Minimum Wage: How Governors are Frustrating Our Efforts – Labour Laments


Minimum Wage: How Governors are Frustrating Our Efforts – Labour Laments

The Organized Labour has expressed concern that certain state governors are hindering the negotiation process with the Federal Government regarding the new minimum wage.

Benson Upah, the Head of Information at the NLC, shared these views during an interview on Arise TV on Monday. He remarked, “We are aware of the governors causing these issues— there are about five of them. These governors have ill intentions and are complicating the negotiation process. While the Federal Government has agreed to a slight increase to N62,000, these governors are resisting even the initial N60,000 proposal, which is an act of bad faith given the financial data against them.

“It is evident that the allocation from the Federation Account Allocation Committee (FAAC) has increased from N700 billion to N1.2 trillion, indicating that states have more resources now.”

Upah further cautioned that managing the discontent of organized labour is simpler compared to that of the general populace. He emphasized that the issue is not about labour being uncooperative but about pursuing a reasonable and practical solution. He noted, “The dissatisfaction of Labour is easier to handle than the potential unrest among the wider Nigerian public, for whom we are advocating.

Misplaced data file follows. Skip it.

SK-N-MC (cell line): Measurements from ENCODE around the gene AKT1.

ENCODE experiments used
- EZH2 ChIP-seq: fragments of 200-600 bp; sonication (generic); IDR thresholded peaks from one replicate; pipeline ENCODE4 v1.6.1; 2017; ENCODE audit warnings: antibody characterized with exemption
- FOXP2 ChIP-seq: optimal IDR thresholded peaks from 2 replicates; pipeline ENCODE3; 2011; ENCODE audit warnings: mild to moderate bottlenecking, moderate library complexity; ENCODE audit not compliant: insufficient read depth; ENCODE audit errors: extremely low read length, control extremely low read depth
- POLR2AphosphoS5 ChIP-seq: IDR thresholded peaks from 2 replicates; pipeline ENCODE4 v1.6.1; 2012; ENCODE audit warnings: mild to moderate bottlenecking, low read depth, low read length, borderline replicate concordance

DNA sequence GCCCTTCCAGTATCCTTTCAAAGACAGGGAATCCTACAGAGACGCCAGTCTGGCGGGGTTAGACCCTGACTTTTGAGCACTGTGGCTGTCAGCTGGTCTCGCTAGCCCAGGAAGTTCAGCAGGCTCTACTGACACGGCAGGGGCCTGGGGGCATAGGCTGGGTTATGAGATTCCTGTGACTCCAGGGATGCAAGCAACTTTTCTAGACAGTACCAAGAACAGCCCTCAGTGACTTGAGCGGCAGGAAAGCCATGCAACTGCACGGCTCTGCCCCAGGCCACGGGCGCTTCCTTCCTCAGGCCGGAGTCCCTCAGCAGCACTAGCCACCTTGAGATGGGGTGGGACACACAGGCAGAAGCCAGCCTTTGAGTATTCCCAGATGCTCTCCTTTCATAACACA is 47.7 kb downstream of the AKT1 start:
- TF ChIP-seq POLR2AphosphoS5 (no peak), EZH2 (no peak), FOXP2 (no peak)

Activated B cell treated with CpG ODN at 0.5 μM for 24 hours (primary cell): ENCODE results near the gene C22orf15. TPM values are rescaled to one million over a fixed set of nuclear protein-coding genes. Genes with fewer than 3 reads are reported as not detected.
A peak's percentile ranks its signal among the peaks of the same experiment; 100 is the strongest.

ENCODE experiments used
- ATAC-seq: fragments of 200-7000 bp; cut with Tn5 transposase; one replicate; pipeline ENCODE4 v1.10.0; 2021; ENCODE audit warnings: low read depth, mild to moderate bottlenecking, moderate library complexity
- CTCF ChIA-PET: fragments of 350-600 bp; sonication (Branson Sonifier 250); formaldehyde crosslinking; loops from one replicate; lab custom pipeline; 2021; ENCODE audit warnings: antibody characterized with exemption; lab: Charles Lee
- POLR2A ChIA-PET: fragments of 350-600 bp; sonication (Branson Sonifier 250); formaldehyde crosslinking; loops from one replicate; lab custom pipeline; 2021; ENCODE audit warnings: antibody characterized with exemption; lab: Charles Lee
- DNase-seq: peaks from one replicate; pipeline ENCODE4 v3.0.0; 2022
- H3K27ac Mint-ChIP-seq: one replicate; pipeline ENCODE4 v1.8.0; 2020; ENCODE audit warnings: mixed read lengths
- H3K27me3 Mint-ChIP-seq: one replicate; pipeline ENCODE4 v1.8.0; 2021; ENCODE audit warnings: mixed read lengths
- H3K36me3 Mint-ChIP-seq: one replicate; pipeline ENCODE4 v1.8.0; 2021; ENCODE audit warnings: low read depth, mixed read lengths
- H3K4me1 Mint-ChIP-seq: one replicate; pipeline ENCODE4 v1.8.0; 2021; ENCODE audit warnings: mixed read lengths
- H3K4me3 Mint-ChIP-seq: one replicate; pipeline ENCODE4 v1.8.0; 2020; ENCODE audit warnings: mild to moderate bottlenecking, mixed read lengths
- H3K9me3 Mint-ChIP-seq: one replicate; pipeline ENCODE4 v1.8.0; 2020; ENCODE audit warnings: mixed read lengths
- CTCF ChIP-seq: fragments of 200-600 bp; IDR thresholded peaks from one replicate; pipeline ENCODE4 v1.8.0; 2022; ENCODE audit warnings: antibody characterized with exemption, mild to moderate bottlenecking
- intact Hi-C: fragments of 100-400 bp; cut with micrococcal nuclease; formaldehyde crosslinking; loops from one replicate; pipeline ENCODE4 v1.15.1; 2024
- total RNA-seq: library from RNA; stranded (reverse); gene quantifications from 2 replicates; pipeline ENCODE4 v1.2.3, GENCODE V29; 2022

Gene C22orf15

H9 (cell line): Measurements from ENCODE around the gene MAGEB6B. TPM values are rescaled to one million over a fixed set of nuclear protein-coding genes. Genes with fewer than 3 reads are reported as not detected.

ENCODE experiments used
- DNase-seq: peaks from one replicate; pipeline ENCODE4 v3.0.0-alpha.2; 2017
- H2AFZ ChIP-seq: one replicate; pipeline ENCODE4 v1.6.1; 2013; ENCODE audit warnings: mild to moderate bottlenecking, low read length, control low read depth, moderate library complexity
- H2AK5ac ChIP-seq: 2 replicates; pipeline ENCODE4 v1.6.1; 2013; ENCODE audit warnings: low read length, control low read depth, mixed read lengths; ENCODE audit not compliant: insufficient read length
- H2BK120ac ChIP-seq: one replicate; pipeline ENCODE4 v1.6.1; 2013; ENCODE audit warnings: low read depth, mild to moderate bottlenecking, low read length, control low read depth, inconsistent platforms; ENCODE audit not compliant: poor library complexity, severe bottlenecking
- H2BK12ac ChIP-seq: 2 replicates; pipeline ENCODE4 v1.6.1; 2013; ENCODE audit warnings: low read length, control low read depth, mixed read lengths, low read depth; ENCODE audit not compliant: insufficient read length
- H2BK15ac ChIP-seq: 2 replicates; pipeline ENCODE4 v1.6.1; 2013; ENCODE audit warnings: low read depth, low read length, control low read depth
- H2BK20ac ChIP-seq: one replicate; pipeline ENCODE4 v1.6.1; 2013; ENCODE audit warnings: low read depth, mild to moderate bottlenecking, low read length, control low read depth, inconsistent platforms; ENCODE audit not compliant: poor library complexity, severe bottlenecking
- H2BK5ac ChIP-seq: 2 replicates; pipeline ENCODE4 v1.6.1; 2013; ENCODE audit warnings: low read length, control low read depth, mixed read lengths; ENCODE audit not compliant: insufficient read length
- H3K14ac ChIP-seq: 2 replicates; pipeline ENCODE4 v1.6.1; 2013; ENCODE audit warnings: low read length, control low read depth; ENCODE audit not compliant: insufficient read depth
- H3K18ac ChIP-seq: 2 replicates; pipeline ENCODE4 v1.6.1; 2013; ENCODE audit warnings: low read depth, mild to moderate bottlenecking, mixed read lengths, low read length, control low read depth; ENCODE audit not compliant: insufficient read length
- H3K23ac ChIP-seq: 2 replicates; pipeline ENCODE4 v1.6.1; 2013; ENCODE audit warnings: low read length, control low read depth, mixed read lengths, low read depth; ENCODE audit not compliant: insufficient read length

“If the situation forces Nigerians into a desperate struggle for survival, everyone will be affected. We may soon reach a point where stepping outside becomes a risk, as societal instability grows,” he warned.

Last Tuesday, Organized Labour temporarily suspended its nationwide strike for five days to facilitate continuous discussions with the tripartite committee on the new national minimum wage.

The Secretary to the Government of the Federation, George Akume, announced that the Federal Government is willing to pay more than the N60,000 minimum wage.

Nevertheless, the Nigeria Governors Forum (NGF), representing the 36 state governors, has argued that the proposed N60,000 minimum wage is unsustainable and cannot be implemented.


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